However, print is not dead. Advertisers will keep it alive and we do have to remember there are still fashion consumers out there today who prefer to get their monthly issue of Vogue delivered for their fashion needs and inspiration.

Digital is the future though, and fashion magazines have realized there is a new kind of fashion consumer today; one that is looking for sceptical analysis, critical commentary, and alternative perspectives rarely seen in mainstream media.

Fashion magazines are working hard though, and influencing people just as much on a daily basis. It is only blogs with multiple editors, writers, and support staff competing with and overpowering them.

This raises questions; could this actually be a lasting career? Will blogging become too competitive with the amount of individual voices out there?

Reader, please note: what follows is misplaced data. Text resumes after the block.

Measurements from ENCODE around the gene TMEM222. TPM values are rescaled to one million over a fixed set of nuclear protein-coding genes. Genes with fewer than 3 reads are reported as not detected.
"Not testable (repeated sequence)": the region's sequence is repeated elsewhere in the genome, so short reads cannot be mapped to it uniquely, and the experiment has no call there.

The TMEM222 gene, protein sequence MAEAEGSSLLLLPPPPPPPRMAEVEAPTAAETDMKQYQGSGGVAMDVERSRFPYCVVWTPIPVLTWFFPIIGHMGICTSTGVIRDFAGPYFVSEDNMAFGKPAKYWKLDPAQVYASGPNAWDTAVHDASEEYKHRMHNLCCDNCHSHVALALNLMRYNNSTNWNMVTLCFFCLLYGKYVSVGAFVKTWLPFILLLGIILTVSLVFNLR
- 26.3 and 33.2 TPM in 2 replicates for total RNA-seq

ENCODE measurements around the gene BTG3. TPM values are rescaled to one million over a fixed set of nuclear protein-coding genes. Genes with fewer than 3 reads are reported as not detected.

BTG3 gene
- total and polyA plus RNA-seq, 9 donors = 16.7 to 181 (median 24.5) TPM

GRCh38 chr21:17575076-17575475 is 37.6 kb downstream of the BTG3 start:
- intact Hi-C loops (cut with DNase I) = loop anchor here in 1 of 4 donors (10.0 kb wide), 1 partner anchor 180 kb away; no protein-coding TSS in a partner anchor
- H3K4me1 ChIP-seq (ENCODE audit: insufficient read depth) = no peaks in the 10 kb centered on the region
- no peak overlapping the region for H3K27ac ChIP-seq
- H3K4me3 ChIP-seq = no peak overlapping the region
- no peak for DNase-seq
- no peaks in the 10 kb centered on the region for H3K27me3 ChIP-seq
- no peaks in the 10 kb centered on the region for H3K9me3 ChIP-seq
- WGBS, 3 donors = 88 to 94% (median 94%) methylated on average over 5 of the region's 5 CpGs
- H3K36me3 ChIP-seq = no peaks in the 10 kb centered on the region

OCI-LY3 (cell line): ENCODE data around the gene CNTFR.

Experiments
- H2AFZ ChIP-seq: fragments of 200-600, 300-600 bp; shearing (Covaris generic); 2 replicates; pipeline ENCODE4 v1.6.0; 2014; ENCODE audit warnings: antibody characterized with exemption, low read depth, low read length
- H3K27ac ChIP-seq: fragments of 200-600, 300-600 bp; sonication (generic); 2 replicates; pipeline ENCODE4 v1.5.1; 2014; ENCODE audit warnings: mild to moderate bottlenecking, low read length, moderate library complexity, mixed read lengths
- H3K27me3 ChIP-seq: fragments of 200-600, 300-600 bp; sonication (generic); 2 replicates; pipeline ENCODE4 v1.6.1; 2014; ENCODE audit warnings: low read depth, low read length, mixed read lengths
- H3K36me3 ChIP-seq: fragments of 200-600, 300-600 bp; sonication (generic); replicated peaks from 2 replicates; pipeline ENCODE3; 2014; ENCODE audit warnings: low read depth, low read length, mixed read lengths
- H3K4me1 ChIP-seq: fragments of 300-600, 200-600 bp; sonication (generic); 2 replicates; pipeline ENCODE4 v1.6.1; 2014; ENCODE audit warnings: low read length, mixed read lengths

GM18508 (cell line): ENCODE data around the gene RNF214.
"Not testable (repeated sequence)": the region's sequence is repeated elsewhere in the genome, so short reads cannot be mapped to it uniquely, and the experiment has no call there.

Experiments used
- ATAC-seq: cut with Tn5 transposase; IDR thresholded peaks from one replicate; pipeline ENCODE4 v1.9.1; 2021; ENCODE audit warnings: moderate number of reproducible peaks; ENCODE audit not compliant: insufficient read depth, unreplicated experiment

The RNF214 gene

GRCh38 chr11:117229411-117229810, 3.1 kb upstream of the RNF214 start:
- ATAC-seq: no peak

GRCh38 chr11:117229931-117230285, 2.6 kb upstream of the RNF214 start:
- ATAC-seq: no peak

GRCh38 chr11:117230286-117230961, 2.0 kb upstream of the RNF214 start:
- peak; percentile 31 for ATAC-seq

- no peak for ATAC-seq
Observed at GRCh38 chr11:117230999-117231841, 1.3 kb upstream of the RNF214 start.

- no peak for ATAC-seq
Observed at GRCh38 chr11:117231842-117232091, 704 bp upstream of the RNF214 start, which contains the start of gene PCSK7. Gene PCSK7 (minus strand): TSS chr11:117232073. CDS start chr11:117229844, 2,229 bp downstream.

John Jannuzzi, Contributing Digital Editor at Lucky, said: “Everyone out there has some kind of expiration date. What happens when a personal-style blogger wakes up and she is 35 and not the cute 20-year-old girl in Brooklyn anymore?”

A passing fad?

So is blogging a passing fad? It is definitely highly beneficial to many people in the creative industries that they have the chance to show their work and passion to their peers.

Also. as blogs are incredibly simple to create, any student or aspiring writer can easily start presenting their work straight away and could receive fantastic opportunities from it.

Of course, attracting followers as well as fashion brands is necessary and not everyone will achieve this.

But we have seen successful people who did not give up and have made a legitimate career out of blogging and we will no doubt see more in the future.